Toyota Recalls More Than 100,000 Tundra, Lexus LX Vehicles Over Possible Debris in Engine

The recall affects 2022 and 2023 model year Toyota Tundra pickups and Lexus LX cars.
Toyota Recalls More Than 100,000 Tundra, Lexus LX Vehicles Over Possible Debris in Engine
The Toyota logo is seen on a dealership in Manchester, N.H., on Aug. 15, 2019. (Charles Krupa/AP Photo)
Katabella Roberts
6/5/2024
Updated:
6/5/2024
0:00

Japanese vehicle manufacturer Toyota is recalling more than 100,000 Tundra pickups and Lexus LX cars in the United States over an issue that could cause their engines to lose power while driving, increasing the risk of crashes.

The recall affects 2022 and 2023 model year Toyota Tundra and Lexus LX (conventional gas model only) vehicles, the company said in a safety recall notice issued on May 30.

According to the vehicle maker, some engines in those models may contain machine debris that was not cleared during production.

There is a possibility that “certain machining debris may not have been cleared from the engine when it was produced,” Toyota said in the recall notice. “In the involved vehicles, this can lead to potential engine knocking, engine rough running, engine no start and/or a loss of motive power.”

The company noted that a loss of motive power while driving at higher speeds can increase the risk of a crash.

Approximately 102,000 Toyota and Lexus branded vehicles are involved in the recall, the company said. However, the automaker has been unable to estimate the exact percentage of vehicles that contain the defect.

Toyota said it is currently working to fix the issue and that owners of the vehicles involved in the recall will be notified by late July.

Debris ‘May Not Have Been Cleared’

In a separate notice, the National Highway Traffic Safety Administration (NHTSA) said both models subject to the recall are fitted with the Japanese automaker’s V35A six-cylinder engine.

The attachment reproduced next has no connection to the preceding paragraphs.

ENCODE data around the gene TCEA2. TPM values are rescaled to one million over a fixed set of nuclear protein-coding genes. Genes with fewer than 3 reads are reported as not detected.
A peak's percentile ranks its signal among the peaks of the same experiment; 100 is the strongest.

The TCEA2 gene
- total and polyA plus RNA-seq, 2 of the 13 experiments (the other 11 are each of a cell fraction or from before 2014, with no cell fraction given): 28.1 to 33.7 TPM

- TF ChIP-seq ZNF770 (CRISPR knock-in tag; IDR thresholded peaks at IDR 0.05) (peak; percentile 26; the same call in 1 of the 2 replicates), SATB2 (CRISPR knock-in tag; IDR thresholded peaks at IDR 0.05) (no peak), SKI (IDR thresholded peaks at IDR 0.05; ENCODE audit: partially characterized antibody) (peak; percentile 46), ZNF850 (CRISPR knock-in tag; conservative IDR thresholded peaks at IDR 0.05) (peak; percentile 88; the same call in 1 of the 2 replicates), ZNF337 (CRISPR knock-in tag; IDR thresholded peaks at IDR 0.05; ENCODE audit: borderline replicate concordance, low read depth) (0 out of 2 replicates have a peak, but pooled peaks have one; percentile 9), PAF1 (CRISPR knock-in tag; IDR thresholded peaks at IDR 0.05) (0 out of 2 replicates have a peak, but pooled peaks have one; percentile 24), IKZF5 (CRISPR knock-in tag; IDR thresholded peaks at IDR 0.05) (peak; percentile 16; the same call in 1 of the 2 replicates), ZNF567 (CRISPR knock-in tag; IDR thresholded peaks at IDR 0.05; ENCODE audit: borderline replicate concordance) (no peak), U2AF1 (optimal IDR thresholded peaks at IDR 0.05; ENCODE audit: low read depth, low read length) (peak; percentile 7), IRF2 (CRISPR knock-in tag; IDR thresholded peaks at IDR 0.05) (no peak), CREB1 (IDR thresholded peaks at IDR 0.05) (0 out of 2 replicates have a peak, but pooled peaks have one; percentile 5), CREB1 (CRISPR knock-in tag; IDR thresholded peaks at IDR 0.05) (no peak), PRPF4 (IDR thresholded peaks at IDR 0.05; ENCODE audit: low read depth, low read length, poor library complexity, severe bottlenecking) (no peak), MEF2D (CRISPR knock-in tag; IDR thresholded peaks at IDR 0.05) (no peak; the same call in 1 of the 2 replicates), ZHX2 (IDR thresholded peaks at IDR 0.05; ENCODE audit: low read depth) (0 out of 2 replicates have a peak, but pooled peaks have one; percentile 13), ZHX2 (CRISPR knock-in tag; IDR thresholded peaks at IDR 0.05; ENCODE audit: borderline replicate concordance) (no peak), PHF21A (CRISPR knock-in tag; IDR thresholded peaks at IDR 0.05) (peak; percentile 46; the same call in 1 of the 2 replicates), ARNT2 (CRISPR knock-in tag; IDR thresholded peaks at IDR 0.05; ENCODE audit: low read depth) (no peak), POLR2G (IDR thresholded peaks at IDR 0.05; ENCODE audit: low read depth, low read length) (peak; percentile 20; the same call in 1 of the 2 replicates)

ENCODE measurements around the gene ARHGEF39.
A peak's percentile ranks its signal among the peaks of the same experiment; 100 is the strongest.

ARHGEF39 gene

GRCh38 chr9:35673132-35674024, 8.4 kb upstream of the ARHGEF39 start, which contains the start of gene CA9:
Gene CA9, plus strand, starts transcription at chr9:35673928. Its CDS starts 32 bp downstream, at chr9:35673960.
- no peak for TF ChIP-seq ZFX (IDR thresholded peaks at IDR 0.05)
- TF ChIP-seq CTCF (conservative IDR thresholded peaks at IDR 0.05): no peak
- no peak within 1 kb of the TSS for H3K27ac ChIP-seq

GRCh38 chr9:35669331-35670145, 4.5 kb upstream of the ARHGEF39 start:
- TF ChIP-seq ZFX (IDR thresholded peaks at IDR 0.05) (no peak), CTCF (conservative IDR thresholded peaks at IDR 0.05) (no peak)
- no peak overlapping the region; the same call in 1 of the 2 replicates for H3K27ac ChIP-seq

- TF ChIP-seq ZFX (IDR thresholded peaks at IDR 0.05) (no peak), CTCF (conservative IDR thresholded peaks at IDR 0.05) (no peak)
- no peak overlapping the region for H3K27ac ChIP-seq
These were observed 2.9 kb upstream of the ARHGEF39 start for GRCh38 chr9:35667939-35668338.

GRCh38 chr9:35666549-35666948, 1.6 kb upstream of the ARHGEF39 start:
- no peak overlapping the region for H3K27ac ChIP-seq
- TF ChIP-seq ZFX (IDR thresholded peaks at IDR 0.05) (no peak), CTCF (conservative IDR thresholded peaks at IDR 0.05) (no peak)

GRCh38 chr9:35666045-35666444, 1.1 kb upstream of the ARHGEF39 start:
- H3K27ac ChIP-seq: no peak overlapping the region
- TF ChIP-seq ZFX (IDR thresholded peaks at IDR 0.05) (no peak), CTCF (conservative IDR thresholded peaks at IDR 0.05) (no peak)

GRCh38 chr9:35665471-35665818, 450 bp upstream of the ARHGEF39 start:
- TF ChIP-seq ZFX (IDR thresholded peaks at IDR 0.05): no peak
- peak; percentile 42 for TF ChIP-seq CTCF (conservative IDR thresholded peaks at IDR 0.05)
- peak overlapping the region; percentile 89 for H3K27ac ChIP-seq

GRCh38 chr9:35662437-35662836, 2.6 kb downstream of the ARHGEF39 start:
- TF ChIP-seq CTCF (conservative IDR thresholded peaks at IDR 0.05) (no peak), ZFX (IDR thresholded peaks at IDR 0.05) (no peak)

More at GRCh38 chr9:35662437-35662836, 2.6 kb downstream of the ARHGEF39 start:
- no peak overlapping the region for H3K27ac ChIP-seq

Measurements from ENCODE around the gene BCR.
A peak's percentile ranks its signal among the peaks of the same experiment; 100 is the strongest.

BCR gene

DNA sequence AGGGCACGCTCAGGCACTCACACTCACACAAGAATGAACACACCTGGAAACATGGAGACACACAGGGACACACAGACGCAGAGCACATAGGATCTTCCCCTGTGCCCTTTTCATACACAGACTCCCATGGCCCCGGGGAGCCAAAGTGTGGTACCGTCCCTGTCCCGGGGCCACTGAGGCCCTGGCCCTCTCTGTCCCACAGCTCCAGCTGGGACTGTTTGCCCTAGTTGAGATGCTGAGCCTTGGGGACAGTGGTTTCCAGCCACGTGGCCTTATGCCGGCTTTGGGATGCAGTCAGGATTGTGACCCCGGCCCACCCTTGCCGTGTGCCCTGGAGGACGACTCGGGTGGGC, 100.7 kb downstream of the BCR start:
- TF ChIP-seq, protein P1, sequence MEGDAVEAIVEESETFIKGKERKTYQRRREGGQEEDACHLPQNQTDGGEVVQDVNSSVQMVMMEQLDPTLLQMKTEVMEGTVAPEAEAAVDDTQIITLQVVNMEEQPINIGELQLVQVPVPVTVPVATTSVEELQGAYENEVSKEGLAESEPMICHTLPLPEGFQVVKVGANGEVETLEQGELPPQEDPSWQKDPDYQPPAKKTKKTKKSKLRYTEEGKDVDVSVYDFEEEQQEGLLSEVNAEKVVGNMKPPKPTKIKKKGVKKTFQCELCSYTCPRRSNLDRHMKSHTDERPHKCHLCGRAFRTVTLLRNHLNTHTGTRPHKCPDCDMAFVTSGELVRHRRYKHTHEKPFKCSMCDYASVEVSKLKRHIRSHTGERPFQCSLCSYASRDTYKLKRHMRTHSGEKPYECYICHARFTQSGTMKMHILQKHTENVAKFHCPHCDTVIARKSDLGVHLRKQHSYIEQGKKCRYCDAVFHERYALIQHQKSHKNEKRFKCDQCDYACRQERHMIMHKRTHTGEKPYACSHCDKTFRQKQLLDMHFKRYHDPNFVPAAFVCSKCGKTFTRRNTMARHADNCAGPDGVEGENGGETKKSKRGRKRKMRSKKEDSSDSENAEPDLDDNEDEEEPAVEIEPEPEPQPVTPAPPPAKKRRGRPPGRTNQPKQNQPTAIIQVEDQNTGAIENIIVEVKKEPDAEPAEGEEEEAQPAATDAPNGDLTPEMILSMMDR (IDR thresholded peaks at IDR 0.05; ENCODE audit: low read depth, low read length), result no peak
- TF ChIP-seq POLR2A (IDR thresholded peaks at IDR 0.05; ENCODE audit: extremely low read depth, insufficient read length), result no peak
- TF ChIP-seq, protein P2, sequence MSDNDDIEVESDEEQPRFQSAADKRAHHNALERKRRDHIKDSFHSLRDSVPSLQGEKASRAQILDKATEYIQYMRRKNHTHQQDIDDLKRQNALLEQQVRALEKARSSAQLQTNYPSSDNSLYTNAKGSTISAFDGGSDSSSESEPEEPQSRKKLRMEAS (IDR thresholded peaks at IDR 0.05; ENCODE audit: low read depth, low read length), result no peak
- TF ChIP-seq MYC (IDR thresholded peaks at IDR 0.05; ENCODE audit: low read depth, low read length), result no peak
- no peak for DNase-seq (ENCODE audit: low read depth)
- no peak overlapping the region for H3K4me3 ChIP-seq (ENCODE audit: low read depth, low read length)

They were manufactured “during a certain period at particular engine plants” that may not have had machining debris cleared during assembly, the agency said.

According to the NHTSA, those production periods were between July 30, 2021, and Nov. 25, 2022.

“The subject vehicles are equipped with a specific V35A engine that contains crankshaft main bearings which allow the crankshaft to rotate within the engine assembly while running,” the agency said. “During a specific production period, there is a possibility that engine machining debris of a particular size and amount may not have been cleared from the engine during manufacturing and subsequently contaminated the engine assembly during the production process.

“For these engines in the subject vehicles, the pressure on the main bearings due to the engine configuration is such that, if the aforementioned machining debris adheres to the bearings and operation of the engine continues at higher loads over time, failure of the bearings may occur.

“This can lead to potential engine knocking, engine rough running, engine no start and/or an engine stall.”

Other V35A engines of the same configuration that were manufactured after that production period were “manufactured with new or improved processes that better clear machining debris,” the NHTSA said.

Other Toyota or Lexus vehicles sold in the United States are not equipped with the same V35A engines or have a different V35A engine configuration with different pressure on the main bearings, according to the agency.

NHTSA noted that once a fix has been determined, repairs will be carried out at no cost to customers whose vehicles are subject to the recall under Toyota’s warranty.

Neither Toyota nor the NHTSA has stated whether there have been any reports of injuries associated with the engine problems in the recalled vehicles.

A spokesperson for Toyota declined to comment when contacted by The Epoch Times.